The Swedish tradition of Sankta Lucia shares many similarities with advent processions held here in the UK. It symbolises the bringing of light into the dark winter and is one of the most significant services in the Swedish ecclesiastical calendar.
The celebration of Sankta Lucia is based on the bravery and martyrdom of a young Sicilian girl who is said to have died in the early fourth century. Her name and story reached Sweden along with Christianity, and she remained popular even after the Reformation as the bringer of light during the long darkness of winter.
The event continues to have a special place in every Swede’s heart and is celebrated in practically every home and church, community hall and hotel, school and workplace on the official day of Lucia which is the 13th December and which in the ‘old calendar’ was the longest and darkest day of the year.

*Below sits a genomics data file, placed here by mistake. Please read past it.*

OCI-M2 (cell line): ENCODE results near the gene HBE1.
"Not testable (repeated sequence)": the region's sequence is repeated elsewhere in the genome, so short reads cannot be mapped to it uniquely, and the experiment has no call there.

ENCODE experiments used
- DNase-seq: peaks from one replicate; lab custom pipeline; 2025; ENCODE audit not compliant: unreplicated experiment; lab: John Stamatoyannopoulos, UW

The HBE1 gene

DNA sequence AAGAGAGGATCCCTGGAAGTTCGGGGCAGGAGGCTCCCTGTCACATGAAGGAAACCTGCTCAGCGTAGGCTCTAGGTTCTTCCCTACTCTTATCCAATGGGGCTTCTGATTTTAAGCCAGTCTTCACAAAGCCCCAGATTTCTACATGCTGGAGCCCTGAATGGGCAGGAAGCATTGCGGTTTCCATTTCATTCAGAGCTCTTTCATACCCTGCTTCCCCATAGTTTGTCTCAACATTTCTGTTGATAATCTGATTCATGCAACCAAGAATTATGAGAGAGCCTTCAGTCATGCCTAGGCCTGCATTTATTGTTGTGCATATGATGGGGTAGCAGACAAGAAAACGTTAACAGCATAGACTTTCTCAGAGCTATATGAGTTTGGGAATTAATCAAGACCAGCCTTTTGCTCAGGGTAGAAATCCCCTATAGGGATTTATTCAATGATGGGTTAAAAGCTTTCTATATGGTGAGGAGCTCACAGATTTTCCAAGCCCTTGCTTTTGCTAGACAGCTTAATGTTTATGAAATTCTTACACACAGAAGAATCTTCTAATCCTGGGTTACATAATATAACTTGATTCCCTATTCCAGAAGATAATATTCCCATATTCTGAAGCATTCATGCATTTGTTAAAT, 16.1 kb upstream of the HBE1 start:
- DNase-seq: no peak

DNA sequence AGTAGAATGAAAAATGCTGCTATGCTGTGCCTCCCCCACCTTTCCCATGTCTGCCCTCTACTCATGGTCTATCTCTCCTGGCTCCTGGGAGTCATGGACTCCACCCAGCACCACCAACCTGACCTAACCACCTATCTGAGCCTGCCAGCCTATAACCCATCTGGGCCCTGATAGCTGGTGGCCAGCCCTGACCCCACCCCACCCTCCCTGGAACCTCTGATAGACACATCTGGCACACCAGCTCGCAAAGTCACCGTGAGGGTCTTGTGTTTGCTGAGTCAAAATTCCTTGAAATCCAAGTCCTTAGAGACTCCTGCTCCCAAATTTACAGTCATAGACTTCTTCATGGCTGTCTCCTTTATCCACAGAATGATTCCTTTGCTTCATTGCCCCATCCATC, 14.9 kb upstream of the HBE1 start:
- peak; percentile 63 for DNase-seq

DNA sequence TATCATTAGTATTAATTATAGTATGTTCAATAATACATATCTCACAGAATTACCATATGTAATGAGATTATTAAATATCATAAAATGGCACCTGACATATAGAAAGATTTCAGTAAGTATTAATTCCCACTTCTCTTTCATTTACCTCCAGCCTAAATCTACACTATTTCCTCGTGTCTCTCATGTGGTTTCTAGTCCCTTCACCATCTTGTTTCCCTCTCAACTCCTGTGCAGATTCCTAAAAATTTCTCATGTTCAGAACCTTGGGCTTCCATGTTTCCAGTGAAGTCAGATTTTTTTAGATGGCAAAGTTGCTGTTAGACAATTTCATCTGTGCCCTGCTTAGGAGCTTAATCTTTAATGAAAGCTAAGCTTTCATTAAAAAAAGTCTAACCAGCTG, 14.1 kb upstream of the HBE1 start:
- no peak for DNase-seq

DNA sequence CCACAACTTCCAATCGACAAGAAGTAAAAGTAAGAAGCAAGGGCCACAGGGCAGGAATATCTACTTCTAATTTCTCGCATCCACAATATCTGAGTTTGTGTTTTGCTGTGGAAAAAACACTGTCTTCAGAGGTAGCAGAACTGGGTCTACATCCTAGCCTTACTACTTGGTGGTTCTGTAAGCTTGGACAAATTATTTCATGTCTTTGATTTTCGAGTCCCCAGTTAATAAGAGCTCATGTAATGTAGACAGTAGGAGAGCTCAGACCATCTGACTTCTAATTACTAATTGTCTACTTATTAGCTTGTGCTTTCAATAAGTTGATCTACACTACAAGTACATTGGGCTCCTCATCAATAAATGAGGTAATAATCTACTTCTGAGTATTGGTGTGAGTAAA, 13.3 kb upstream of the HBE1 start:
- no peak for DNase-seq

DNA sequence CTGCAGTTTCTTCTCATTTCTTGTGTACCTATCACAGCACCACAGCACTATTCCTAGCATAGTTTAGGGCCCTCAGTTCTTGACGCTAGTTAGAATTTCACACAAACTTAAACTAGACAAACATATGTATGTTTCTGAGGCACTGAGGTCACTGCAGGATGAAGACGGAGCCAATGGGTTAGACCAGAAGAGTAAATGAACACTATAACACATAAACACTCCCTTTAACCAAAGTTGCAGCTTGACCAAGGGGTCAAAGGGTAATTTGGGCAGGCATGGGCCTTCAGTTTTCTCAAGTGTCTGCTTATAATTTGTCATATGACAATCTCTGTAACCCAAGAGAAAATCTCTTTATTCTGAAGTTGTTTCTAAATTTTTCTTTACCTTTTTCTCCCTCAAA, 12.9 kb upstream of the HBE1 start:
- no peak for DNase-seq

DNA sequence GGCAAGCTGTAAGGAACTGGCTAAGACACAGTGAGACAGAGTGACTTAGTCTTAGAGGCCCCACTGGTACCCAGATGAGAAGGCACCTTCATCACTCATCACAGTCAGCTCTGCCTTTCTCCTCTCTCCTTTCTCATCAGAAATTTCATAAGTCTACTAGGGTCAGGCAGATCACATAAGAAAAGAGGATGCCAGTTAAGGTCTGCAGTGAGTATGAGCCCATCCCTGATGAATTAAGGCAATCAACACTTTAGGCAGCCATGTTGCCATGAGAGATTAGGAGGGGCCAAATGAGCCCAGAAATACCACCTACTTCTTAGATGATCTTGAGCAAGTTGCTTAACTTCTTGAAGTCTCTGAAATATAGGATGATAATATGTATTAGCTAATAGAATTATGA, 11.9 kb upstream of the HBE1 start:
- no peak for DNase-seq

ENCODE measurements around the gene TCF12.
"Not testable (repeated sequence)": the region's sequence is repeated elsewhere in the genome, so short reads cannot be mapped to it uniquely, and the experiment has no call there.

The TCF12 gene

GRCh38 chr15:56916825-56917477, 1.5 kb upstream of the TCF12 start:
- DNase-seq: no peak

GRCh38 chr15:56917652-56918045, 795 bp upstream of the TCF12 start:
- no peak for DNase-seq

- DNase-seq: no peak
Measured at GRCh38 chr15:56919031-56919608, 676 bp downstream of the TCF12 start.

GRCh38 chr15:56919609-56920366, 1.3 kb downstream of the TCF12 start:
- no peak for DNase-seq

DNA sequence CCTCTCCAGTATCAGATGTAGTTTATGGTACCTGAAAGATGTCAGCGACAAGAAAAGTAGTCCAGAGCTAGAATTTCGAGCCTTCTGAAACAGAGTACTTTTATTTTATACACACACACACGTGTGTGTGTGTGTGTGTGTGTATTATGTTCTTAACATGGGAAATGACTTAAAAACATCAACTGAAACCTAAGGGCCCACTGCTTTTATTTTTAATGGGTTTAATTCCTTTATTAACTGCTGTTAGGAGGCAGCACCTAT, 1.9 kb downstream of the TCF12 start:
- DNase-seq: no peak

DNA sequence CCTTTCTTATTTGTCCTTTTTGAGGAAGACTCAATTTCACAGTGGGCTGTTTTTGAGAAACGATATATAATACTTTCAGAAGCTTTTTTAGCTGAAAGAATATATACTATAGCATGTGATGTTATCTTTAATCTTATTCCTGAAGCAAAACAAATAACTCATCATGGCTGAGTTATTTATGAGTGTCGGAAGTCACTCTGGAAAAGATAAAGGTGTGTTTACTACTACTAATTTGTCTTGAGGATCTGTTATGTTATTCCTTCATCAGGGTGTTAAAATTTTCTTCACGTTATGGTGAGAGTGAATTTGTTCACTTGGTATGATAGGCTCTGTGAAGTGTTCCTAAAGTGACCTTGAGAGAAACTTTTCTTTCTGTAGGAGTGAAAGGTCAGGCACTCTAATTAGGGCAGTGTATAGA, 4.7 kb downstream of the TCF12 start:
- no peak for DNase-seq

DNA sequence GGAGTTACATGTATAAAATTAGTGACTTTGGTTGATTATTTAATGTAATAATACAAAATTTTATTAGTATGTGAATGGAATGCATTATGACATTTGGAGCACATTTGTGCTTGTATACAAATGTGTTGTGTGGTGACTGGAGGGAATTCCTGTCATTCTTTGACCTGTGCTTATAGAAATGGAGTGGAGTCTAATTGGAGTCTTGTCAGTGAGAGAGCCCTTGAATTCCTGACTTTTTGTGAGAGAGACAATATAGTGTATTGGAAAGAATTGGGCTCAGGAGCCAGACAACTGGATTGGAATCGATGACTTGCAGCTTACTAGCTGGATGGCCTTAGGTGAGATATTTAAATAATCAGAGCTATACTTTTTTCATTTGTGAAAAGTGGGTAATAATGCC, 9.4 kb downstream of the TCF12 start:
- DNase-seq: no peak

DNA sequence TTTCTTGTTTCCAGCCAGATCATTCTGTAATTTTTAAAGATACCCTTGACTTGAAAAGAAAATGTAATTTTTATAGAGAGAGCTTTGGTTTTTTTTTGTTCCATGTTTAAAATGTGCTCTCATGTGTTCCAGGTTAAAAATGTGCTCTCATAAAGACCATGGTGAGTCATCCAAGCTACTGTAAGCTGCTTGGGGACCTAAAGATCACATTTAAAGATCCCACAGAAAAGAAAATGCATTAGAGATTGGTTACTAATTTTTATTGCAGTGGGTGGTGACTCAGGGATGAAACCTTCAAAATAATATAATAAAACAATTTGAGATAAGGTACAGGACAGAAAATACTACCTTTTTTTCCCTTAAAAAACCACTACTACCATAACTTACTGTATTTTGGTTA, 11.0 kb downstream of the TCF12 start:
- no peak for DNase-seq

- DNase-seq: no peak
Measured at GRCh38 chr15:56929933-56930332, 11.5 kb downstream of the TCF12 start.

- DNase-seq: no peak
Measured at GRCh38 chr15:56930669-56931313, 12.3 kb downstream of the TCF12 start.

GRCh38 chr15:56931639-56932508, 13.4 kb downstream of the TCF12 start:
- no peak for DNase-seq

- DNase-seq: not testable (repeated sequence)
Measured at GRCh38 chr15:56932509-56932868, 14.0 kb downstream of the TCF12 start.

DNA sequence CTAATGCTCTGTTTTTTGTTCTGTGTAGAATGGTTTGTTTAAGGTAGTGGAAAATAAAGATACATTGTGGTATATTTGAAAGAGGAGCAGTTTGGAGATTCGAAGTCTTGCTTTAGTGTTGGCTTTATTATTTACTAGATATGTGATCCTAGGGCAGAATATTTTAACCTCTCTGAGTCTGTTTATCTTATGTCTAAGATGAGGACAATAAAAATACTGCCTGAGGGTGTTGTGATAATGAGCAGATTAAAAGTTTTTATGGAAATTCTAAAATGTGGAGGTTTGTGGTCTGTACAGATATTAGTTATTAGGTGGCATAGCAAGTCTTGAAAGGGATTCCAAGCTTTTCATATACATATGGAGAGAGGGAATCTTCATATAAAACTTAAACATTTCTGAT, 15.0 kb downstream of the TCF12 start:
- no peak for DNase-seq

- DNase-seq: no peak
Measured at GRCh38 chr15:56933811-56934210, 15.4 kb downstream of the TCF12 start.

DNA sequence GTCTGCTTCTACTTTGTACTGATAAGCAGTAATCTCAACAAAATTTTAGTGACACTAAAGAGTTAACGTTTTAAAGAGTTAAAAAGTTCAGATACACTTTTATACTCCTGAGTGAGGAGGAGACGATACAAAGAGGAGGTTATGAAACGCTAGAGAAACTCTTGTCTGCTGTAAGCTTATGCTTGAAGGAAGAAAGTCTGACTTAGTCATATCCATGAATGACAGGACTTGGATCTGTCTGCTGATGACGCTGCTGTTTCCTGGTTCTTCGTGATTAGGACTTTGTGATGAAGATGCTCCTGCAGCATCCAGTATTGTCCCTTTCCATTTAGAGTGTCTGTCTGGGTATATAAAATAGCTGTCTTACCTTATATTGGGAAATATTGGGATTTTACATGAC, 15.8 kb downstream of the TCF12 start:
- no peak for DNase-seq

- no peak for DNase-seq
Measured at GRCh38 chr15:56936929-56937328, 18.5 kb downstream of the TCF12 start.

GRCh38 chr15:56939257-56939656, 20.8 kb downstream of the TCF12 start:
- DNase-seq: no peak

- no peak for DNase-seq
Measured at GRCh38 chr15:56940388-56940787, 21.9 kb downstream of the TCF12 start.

For the first time yesterday York Minster hosted a Lucia procession. The procession enters singing the traditional Lucia song, the tune of which was brought to Sweden from Italy in the middle of the 19th century. The singers are all dressed in white gowns and carry candles, with Lucia herself as the focal point, wearing a crown of candles and a red ribbon round her waist, symbolising her martyrdom.
The procession was led by Sara Ringkrans, 28, a primary school teacher from York who moved to the UK from Stockholm, Sweden.
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